Tonight I’m part of the jury voting for the winner of the 2012 Polaris Music Prize. Today, my notes on all 10 albums, that I made in advance of a juror dinner last night. What you see here is entirely my opinion, in no way reflecting the conversation at that table, other than that I vocalized many of these points, and was merely one of 10 very intelligent and articulate people in the discussion.
Cold Specks – I Predict a Graceful Expulsion
First impression (published May 24, 2012):
Cold Specks is the young singer/songwrier Al Spx (not her real name) from the Toronto suburb of Etobicoke, and her debut album has been building buzz ever since she leaked the song “Winter Solstice” online. Listening to that track, there is much to love: Spx’s full-throated, soulful voice, with its deep gospel and blues influences, is put to work on a slow build of a song that’s stirring and spiritual.
Listening to the rest of the album, however, there is not as much to love. Spx’s amazing voice (reminiscent of another great Toronto singer, Kate Fenner) only goes so far: her songs don’t carry the weight her voice deserves, and her accompanying musicians are often plodding and unexpressive. Too often, her voice overpowers this material: like Aretha Franklin trying to make a sombre Leonard Cohen album.
The graceful expulsion promised by the album title sounds like it’s still a bit off in the future.
--That voice. Holy crap, that voice. Spx can take a simple phrase—“sons and daughters,” “I am a goddam believer”—and make it sound like Shakespeare delivered by Laurence Olivier. For her voice alone, Spx is a major new talent who has been vaulted from obscurity to have the ear of the world.
--“Winter Solstice” is a stunning track, and if the rest of the album was just as good, I’d have no problem handing her the Polaris. The first minute, with just Spx and piano, is breathtaking—and then it only gets better once the pulsing bass drum, electric guitar, and choir of male hummers enter for the chorus, leaving immediately again for the second verse. The strings, when they come in closer to the end, are just as simple, sparse and effective as the percussion. For a song that never strays from one chord, the overall effect is stunning.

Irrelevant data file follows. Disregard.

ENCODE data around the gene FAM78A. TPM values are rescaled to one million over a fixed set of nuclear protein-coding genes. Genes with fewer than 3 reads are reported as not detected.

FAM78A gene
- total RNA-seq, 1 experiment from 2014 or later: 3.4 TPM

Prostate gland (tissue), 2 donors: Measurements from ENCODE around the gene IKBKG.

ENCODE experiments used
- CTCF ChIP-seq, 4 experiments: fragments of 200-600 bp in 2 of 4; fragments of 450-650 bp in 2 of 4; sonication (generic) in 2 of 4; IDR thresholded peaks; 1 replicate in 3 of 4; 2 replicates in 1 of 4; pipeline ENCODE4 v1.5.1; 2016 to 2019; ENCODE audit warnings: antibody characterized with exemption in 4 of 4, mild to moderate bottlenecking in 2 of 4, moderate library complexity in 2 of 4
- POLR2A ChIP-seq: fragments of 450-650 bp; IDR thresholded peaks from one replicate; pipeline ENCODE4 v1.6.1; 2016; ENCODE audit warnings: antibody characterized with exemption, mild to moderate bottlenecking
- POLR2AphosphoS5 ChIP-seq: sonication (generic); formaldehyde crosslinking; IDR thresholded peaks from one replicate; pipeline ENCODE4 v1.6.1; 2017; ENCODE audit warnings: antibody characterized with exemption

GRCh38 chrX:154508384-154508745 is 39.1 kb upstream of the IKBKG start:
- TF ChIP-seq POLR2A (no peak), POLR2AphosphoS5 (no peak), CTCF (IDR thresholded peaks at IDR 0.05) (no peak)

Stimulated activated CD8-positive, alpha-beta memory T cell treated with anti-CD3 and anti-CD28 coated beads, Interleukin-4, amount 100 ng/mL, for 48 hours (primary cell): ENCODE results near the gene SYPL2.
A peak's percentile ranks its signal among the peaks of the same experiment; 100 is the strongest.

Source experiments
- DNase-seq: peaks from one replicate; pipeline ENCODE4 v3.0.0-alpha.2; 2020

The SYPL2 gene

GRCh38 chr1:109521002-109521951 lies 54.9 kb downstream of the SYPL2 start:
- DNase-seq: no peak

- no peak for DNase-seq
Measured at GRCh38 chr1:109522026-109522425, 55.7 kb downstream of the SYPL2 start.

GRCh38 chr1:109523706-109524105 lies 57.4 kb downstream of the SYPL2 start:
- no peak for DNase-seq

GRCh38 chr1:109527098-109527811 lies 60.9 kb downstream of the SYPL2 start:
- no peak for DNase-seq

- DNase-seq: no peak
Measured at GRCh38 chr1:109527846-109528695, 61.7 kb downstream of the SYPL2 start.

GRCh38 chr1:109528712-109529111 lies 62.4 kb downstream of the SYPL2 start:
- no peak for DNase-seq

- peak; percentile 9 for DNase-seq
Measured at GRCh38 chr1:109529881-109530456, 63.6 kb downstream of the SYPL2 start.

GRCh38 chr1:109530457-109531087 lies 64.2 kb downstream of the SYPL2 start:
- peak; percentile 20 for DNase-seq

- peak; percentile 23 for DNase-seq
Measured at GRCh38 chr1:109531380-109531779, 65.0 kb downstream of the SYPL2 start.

--“Hector” is the one track that breaks from the formula—it’s also the only one that requires a full band, which Spx employs to great effect.
--She recently opened for Great Lake Swimmers across Canada; on “Elephant Head” she namechecks the sequential Toronto subway stations Bathurst, Spadina, St. George and Bay, which to me is an obvious nod to the Swimmers’ song “I Will Never See the Sun,” which does the same thing, and often the mood on Expulsion reminds me of the Swimmers’ finest work.
--“Heavy Hands” is indeed, heavy-handed. With a two-note chorus melody consisting of just two words—“Fire away!”—it’s echoed each and every time by a groaning violin, just in case we missed it. It’s a shame, because outside of the choruses, it’s a lovely, subtle song—until that ocean of obviousness comes cascading through the chorus.
--As beautiful as “Winter Solstice” is, I feel like the exact same chord progression, with only slight variations, appears throughout this record (despite the fact that, um, “Winter Solstice” only really has one chord). Often I start singing “Winter Solstice” to myself when one of any number of other tracks is playing. On its own, “Blank Maps” is a great song—except the arrangement is almost identical to “Winter Solstice,” substituting a steady build for the second-verse dropout.
--One could argue that any historically great folk singer recycles motifs and musical themes; one could also argue that Spx is still a very green songwriter. If this record was massively popular and subject to a major backlash, I’m sure some mash-up artist could successfully sync up every track here.
--The entire album ends on a suspended, non-root chord, which sums up the entire album: something is not quite finished.
Things I shouldn’t be thinking about:
Polaris has never gone to a debut album before. Why start now?